• Modify both class and prime words.
    • Restrict the meaning of the class and prime words.

    Examples: Last, first, next, previous, beginning

  • Format or syntax rules specify the structure of a data object name. It defines the pattern -- number and the arrangement/sequence of parts within a name. For example, a naming standard may require that data object names use the following pattern:

    {MOD}? {PW} {MOD}? {CW} {MOD}?

    Where the separator is a space, there could be a maximum of five and minimum of two terms, and the arrangement/sequence of terms is as follows:

    1. A Modifier(MOD), optional;
    2. A Prime Word (PW), required;
    3. A Modifier (MOD), optional;
    4. A Class Word (CW), required;
    5. A Modifier (MOD), optional.

    Valid data object examples are:

    • EMPLOYEE NAME (PW CW)
    • EMPLOYEE LAST NAME (PW MOD CW)
    • PERMANENT EMPLOYEE LAST NAME (MOD PW MOD CW)

A business name is an English-like and meaningful name used to describe a data object. Business names are used in conceptual or logical data models. An access or technical name describes a data object as represented in a physical database. Since database management systems usually have specific constraints, including characters and character lengths, for object names, it is very common for access names to use abbreviations and a different separator from business names. For example, the EMPLOYEE LAST NAME object in logical model is transformed to EMPL_LST_NM in the physical model.

Define a naming standard using IDA

When a naming standard is enforced, terms defined in a glossary must be used and term orders be followed when naming a data object. IDA helps the users to define their data object naming standards. To define a naming standard using IDA, you specify terms chosen for data object names in a glossary model and the patterns of terms using the data naming standard preferences.

Create a glossary model

A glossary model is a model that describes the terms that are established, approved, and shared in an organization for data object names. Using a glossary model, you can define the name, abbreviation, alternative abbreviation, type (prime or class), if it can be used as a modifier, status, and abstract or description for terms. Glossary models are stored in IDA data design projects. You can share one glossary model among multiple data design projects.

To create a glossary model:

  1. Click File > New > Glossary Model from the main menu. The New Glossary Model wizard opens as shown in Figure 1.
  2. In the wizard page, you specify a destination folder and file name. You can create the glossary model using a blank template, or the Enterprise template with some populated terms. You can choose to add the glossary model to the project properties as the naming standard for that project.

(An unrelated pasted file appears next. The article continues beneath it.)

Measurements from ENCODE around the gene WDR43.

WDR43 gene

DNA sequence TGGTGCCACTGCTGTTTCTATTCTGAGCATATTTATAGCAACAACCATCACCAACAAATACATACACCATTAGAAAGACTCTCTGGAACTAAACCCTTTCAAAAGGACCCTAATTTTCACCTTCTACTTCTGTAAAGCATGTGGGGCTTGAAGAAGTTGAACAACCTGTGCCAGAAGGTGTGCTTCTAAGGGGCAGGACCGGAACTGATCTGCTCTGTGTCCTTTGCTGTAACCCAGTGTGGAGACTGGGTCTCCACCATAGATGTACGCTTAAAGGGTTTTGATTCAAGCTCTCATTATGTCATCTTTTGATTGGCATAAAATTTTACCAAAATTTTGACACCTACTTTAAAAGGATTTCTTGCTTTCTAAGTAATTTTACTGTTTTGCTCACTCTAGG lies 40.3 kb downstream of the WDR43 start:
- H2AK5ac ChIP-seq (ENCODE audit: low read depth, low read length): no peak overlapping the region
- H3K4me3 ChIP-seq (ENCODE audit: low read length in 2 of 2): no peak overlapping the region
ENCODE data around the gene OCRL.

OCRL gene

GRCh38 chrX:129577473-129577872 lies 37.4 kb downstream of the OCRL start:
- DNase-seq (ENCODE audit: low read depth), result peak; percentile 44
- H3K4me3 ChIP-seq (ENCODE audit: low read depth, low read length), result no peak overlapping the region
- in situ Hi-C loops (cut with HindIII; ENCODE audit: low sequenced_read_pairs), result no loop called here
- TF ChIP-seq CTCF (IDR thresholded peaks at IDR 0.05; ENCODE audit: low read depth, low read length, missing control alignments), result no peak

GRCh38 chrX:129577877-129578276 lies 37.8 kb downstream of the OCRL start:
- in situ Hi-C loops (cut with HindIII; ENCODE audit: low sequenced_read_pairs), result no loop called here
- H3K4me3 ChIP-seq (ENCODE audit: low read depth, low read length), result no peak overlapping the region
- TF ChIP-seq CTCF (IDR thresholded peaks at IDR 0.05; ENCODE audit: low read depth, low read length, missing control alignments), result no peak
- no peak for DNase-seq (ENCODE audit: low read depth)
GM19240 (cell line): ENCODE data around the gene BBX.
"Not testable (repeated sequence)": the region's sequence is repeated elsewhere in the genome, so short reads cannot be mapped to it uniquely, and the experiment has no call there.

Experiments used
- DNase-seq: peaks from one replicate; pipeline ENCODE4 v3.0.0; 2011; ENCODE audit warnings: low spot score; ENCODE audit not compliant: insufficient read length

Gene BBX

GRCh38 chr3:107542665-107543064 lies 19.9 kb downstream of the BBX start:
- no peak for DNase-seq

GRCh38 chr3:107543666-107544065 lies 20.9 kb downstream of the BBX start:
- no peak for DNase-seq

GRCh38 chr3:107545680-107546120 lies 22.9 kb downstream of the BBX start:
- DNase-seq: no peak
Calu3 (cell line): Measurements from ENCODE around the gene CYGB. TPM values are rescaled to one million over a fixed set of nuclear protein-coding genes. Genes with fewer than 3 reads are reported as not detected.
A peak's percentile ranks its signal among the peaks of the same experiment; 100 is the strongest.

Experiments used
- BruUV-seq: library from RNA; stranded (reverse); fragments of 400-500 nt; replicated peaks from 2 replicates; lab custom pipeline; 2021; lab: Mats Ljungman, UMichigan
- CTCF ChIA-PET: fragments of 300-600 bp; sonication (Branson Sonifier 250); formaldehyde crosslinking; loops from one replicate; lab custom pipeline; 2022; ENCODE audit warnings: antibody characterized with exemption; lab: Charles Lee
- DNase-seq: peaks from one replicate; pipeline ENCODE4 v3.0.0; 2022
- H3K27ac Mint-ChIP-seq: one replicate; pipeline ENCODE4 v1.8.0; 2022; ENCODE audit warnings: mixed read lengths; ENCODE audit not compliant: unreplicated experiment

3. Click Finish.
Figure 1. New glossary model wizard
New glossary model wizard

The glossary model is displayed in the Data Project Explorer under the destination folder that you specified. If you selected the option to add the model to the project properties, the model file is also displayed on the Naming Standard page in the Properties view for the project.

After your glossary is created, you can use the editor to add, remove, or modify glossary model definitions as shown in Figure 2. Click New to add a new row, then type in name, abbreviation, alternative abbreviation, and abstract. Select a type and status, and indicate if it’s a modifier. You can click in any of the columns of a row or use the Properties view to edit a definition. If the glossary already exists with your organization, you can copy and paste definitions from another source such as Microsoft® Word or Microsoft Excel.

Figure 2. Glossary model editor to add, remove, and edit terms
Glossary model editor

Specify a naming pattern

The second part of a naming standard defines the pattern or structure of a name. You can specify this using data naming standard preferences. These preferences apply to all data models in your workspace.

To set preferences for naming standards:

  1. Click Window > Preferences from the main menu.
  2. Click Data > Naming Standard.
  3. On the Logical page, as shown in Figure 3, set the pattern for entity and attribute object names. You can specify whether prime words, class words, and modifiers are optional, and the order in which these elements should occur. You can also specify valid separator characters for these logical objects. By default, the separator for logical objects is a space. With IDA V7.0, you can choose the <Title Case> as the separator if your naming standard requires names with a title case format, such as EmployeeLastName.